Some COVID-19 protocols are being rolled back from last semester as the pandemic enters its third year. Now, the university is beginning to look to respond to the new threat of monkeypox as the case count increases.
Surges in COVID-19 cases are expected following move-in, but unlike in previous years, return-to-campus testing will not be required, according to university spokesperson Jeff Stensland and Interim Associate Vice President of Student Health and Well-Being Dr. Jason Stacy.
Students, faculty and staff no longer have to test every month, but according to Stensland voluntary testing will still be available. COVID-19 testing will take place at 1311 Pendleton St instead of the Coliseum. The university will not be publishing a COVID-19 dashboard of active cases due to the effort it took to produce it and low viewership when the information is also available on the CDC website. Lastly, they will not be conducting wastewater testing, according to Stacy.
"We've asked our students to plan ahead and anticipate if they do test positive, we want them to have a plan for how they are going to execute a plan to isolate," Stacy said. "If someone has special circumstances, they can contact the Ombuds office because we no longer have access to the NAC. So only special circumstances, we're using in the Ombuds office to execute some of our emergency housing."
The Ombuds office helps students with unforeseen circumstances that may impact their experience at the university. The National Advocacy Center (NAC) is a government building located near Gambrell and Close-Hipp that offered quarantine housing for students who couldn't go home.
Now, housing will only be provided under special circumstances because of the lost access to the NAC, and emergency housing space is much more limited.
Should monkeypox reach campus, the university will respond in partnership with the South Carolina Department of Health and Environmental Control (DHEC). The current plan for controlling a potential spread is to use contact tracing to prevent it from reaching campus at all, Stacy said. According to Stensland, There are currently no reported cases of monkeypox on campus.
If needed, testing for monkeypox can be offered on campus, Stacey said.
Stacy said the university is working on training health services to be able to test for monkeypox through DHEC and LabCorp, but also suggests if a student suspects they may have monkeypox, they should also visit an emergency room or urgent care. University Health Services is currently referring all questions regarding monkeypox testing and treatment to DHEC and CDC.
“With this virus being an emerging pathogen, we're still at a phase where we can hopefully control it by utilizing the steps that DHEC can help us utilize, like contact tracing,” Stacy said. “They do a thing called ring vaccination where they basically find close contacts to an individual who's been infected and find anybody who's been in their proximity and try and get them vaccinated.”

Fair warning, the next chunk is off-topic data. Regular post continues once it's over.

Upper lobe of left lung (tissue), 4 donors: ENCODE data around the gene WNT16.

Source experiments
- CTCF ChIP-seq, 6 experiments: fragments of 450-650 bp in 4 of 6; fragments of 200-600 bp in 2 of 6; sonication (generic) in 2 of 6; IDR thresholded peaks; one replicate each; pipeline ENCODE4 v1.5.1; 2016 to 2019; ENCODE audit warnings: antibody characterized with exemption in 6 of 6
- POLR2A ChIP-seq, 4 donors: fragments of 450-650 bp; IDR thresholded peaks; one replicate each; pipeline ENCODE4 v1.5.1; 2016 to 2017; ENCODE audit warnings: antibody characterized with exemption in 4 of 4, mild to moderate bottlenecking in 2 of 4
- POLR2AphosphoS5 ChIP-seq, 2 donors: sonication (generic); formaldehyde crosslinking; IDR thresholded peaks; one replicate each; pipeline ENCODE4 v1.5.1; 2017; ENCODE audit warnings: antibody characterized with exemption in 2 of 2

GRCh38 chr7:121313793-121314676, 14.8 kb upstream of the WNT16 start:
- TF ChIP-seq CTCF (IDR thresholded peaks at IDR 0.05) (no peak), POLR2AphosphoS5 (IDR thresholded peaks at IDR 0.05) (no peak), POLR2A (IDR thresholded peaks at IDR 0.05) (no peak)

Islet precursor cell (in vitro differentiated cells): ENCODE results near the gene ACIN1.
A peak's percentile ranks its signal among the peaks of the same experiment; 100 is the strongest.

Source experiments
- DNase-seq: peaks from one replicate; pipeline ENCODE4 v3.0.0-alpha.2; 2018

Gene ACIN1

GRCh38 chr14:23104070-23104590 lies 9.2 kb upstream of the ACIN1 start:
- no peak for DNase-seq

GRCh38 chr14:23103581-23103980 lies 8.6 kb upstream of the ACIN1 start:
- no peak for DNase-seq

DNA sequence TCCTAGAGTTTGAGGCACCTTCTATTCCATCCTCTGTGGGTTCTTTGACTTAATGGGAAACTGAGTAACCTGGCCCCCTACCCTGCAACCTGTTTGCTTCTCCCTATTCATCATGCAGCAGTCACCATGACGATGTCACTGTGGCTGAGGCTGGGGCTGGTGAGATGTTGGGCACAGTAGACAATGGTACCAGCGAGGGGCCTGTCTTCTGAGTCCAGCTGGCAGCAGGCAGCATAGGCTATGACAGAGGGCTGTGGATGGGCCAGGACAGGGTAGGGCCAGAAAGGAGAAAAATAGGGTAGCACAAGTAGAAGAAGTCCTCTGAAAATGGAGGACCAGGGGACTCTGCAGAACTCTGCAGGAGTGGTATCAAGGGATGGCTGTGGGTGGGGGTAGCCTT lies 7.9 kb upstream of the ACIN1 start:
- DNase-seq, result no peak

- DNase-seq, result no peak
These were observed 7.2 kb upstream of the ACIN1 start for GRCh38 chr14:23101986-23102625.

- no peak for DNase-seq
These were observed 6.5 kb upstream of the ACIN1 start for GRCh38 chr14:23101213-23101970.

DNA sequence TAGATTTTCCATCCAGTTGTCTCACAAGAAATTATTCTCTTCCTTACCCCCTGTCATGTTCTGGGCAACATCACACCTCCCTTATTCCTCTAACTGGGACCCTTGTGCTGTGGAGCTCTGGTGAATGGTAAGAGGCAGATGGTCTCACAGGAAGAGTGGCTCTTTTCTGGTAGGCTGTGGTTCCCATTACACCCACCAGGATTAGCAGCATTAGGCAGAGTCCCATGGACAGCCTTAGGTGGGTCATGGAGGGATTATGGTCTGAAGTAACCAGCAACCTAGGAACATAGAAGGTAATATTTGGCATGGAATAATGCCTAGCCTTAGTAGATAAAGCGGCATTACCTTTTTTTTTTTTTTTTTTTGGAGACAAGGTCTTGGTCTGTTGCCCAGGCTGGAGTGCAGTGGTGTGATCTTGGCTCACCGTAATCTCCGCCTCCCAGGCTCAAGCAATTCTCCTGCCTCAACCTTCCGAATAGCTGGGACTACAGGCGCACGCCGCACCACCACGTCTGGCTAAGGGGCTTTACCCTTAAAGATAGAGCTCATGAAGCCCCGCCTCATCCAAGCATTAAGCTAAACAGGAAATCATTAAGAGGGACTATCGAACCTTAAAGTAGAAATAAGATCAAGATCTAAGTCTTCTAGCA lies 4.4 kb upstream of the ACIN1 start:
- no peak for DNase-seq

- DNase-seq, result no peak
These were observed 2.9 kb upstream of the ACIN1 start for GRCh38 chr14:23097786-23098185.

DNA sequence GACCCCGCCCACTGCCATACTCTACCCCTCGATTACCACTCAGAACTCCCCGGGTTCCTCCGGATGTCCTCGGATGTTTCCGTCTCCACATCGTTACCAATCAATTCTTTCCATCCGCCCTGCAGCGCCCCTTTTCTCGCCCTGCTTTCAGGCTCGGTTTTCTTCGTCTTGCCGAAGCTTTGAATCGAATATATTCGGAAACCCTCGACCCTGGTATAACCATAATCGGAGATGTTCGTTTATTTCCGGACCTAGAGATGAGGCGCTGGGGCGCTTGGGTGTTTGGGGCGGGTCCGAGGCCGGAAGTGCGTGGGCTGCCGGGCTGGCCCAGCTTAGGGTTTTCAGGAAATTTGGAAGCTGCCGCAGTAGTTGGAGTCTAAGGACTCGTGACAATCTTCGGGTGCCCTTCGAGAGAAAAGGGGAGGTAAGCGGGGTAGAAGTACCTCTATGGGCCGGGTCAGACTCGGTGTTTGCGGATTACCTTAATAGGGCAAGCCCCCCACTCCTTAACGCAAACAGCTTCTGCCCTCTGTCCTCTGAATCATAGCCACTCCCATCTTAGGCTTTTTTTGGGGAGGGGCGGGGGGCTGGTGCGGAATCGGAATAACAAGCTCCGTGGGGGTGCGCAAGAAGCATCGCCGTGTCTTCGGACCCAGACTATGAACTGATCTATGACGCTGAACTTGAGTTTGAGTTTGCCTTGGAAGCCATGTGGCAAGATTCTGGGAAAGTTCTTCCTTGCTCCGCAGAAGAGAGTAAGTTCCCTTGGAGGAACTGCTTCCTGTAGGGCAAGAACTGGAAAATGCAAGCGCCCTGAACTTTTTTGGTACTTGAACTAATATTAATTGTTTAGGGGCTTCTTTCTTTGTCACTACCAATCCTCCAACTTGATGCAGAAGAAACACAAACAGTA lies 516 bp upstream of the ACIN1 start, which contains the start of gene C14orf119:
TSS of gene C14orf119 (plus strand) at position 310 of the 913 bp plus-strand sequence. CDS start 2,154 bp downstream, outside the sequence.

Vaccines for monkeypox are currently in short supply all over the world and are currently only given out in about eight different locations across South Carolina. Because of this, they are not going to be offered on campus in the foreseeable future, according to Stacy. However, vaccines through DHEC are available, just not through the university.
DHEC's guidelines currently are to provide vaccines for those at an increased risk, including men who have sex with men who have had an STI or multiple sex partners in the last 90 days.
“I don’t know exactly how they’re going to help us handle that. We will respond how we need to, but again, because this is an emerging pathogen … let the experts in infectious disease and experts in epidemiology help guide us,” Stacy said.
Former interim university President with a background in epidemiology, Dr. Harris Pastides held the position while the COVID-19 pandemic persisted and advised new leadership to communicate with other leaders and with students.
"Admit when you're not sure about something. Have current and state-of-the-art expertise, and understand the competing dynamics,” Pastides said.
Pastides also encouraged working against the stigma that may be held by students against those who wear a mask.
"I would ask the students not to ridicule or stereotype people as being a lunatic because they're wearing a mask. This mask matter on the faculty side to respect students because they're not, it's not conclusive that a mask is everything. So I think we have to be more tolerant, more respectful of each other,” Pastides said.
The university's current plan is to keep the campus open, Stensland said.
“I’ve seen a couple of people on Twitter say, ‘Well are you going to shut down campus like with COVID," Stensland said. "I think it is important to point out that they are very different and that what was effective for COVID may not be where you follow the exact same playbook. And I think we could be safe to say we have no plans of shutting down campus for monkeypox.”
For students who may have lost concern for the COVID-19 pandemic, with a new one coming along, it is important to continue to keep others safe by following safety recommendations, according to Stacey.
"I guess, if anything, really, just if you're not really worried about yourself, you should be worried about your friends, your family members, other people, you know, someone who may not have as strong of an immune system and so, try and keep yourself healthy so you don't get other people sick," Stacy said.